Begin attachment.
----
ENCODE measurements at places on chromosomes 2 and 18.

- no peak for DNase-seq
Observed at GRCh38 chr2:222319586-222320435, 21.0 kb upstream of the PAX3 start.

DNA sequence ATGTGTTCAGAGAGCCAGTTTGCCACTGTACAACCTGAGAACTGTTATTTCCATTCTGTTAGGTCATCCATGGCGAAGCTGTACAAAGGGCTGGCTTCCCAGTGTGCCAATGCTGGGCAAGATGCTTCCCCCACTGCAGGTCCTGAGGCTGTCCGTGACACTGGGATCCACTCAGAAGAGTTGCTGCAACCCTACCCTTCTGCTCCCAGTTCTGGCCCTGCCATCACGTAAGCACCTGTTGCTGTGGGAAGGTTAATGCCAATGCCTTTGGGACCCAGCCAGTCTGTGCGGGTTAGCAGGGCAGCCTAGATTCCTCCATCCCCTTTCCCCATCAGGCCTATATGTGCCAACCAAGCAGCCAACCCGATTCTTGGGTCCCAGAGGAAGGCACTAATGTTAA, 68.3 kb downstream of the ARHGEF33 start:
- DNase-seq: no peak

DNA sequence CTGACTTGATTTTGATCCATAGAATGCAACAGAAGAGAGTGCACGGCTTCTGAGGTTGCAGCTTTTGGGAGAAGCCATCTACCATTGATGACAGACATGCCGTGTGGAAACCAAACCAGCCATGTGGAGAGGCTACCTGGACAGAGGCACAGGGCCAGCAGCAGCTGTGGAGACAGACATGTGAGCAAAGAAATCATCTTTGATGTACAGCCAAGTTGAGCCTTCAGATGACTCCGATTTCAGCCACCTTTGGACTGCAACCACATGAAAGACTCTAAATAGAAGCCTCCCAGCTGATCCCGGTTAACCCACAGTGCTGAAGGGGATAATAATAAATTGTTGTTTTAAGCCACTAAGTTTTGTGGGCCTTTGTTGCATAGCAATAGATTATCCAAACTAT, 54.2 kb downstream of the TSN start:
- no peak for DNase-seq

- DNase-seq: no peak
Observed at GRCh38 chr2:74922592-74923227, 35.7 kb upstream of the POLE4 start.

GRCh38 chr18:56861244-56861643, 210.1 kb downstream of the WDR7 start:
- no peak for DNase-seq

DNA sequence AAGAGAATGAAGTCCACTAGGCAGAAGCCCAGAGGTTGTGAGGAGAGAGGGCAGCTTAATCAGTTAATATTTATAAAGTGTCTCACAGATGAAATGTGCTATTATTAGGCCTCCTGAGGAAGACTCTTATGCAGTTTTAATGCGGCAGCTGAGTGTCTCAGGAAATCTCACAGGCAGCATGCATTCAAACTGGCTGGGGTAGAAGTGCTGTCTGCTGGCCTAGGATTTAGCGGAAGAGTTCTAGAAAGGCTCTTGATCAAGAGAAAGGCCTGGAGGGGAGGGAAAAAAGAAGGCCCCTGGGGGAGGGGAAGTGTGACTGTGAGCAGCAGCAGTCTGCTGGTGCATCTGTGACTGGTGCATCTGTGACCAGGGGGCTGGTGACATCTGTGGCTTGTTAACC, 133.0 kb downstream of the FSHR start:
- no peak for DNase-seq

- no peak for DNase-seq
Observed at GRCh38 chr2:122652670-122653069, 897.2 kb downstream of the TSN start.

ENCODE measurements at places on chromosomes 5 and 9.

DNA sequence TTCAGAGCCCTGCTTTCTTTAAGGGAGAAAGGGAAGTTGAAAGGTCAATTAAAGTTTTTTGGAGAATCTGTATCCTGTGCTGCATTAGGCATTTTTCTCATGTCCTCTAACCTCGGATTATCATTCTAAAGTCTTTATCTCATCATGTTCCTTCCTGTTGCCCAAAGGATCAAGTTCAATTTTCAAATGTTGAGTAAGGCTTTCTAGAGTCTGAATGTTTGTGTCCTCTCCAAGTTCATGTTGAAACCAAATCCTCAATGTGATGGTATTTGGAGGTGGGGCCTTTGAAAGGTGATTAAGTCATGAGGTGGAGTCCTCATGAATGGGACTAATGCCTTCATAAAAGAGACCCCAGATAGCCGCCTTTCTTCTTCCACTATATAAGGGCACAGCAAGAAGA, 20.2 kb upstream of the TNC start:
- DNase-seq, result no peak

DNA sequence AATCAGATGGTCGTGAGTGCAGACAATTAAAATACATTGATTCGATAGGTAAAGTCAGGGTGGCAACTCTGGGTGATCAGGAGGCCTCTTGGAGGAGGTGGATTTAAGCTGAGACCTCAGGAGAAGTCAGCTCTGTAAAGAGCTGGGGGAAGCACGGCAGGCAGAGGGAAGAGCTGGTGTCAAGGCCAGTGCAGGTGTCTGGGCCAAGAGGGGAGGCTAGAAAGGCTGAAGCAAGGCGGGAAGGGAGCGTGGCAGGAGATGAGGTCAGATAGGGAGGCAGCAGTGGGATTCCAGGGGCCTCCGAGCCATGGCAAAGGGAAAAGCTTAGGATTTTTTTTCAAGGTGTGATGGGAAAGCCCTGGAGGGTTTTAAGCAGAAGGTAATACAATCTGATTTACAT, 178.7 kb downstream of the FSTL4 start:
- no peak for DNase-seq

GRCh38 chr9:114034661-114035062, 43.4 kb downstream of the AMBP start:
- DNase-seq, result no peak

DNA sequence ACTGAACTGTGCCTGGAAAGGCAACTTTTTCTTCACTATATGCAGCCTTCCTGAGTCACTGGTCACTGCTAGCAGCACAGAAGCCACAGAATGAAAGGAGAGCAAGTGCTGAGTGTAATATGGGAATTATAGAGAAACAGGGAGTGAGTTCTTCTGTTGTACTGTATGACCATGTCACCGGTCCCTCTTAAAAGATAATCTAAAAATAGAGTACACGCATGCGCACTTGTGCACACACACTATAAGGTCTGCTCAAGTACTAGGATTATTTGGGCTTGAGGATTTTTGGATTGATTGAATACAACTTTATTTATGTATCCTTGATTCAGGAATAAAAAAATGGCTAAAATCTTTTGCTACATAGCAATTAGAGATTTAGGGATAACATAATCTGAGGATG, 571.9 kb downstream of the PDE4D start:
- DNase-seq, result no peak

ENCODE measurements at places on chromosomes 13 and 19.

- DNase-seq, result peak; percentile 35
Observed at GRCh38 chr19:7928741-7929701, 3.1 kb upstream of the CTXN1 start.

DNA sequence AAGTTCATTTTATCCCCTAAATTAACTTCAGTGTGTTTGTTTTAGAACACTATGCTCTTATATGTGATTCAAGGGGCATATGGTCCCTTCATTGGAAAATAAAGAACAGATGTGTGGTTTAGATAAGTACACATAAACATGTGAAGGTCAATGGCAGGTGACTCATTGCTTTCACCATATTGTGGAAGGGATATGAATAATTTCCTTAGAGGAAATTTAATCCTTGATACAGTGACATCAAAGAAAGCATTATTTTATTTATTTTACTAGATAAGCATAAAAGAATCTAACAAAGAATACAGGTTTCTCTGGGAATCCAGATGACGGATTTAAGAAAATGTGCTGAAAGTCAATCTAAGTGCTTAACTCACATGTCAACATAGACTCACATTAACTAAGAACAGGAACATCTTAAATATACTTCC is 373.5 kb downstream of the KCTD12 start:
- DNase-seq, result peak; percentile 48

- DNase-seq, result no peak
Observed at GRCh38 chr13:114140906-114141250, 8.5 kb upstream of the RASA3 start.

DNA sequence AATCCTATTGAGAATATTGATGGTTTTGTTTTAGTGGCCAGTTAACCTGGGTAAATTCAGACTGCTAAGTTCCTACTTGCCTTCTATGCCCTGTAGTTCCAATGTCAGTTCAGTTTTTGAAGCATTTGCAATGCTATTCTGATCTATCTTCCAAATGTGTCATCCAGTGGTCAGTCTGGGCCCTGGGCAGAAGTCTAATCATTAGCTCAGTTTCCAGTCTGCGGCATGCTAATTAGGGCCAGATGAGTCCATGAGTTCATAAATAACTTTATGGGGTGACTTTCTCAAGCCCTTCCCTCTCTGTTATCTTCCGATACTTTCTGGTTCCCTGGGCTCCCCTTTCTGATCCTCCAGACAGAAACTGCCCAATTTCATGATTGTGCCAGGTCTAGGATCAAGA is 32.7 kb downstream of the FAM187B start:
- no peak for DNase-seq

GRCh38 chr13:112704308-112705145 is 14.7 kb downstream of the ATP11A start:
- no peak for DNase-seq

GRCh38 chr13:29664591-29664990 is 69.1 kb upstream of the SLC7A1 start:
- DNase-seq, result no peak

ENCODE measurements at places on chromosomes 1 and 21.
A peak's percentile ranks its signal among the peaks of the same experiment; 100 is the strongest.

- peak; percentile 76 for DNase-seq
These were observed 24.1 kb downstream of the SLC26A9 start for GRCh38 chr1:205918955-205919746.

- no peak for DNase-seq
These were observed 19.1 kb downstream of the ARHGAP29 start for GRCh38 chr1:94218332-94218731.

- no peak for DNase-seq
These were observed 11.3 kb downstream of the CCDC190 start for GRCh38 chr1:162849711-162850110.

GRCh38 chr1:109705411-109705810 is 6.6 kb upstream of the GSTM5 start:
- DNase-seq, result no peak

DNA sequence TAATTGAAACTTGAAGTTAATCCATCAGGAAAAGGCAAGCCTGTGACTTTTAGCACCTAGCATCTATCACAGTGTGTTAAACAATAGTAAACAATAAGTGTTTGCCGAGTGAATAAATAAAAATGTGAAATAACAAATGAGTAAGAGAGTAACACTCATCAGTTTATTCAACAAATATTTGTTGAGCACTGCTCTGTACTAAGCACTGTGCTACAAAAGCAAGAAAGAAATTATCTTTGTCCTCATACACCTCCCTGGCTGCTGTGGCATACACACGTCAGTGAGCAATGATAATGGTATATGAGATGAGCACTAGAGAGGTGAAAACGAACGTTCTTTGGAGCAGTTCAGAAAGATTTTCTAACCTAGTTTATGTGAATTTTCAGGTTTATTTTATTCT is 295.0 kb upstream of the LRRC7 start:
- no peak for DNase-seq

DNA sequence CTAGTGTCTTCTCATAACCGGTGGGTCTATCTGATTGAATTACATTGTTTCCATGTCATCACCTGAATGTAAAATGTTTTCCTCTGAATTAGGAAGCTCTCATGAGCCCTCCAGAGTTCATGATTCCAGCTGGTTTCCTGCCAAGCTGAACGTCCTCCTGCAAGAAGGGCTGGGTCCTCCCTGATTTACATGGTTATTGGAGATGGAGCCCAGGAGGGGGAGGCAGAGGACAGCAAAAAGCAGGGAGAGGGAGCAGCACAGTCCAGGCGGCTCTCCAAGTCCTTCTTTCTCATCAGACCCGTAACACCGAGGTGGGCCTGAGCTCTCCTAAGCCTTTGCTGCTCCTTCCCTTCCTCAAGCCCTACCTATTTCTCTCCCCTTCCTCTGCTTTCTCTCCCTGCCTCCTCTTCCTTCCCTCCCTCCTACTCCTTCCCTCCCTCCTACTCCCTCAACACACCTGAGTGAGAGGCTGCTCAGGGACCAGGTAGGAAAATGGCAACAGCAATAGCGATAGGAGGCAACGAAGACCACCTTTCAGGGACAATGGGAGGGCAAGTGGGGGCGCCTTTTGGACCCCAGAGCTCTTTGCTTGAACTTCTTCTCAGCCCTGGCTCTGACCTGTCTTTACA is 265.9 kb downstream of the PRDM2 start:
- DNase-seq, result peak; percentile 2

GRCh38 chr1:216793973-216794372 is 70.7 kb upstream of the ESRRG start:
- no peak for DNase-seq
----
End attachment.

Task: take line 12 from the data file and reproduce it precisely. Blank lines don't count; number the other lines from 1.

DNA sequence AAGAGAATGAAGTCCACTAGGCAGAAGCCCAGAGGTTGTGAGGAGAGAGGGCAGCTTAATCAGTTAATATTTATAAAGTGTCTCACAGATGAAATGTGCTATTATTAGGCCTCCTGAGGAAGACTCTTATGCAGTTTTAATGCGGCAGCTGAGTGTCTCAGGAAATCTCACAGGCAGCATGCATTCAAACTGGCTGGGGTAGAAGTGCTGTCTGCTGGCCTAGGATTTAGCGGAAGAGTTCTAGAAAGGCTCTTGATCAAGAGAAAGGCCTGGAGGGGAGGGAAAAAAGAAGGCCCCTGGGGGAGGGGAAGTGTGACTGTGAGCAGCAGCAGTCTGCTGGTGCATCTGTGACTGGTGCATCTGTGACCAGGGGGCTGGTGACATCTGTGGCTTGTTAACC, 133.0 kb downstream of the FSHR start: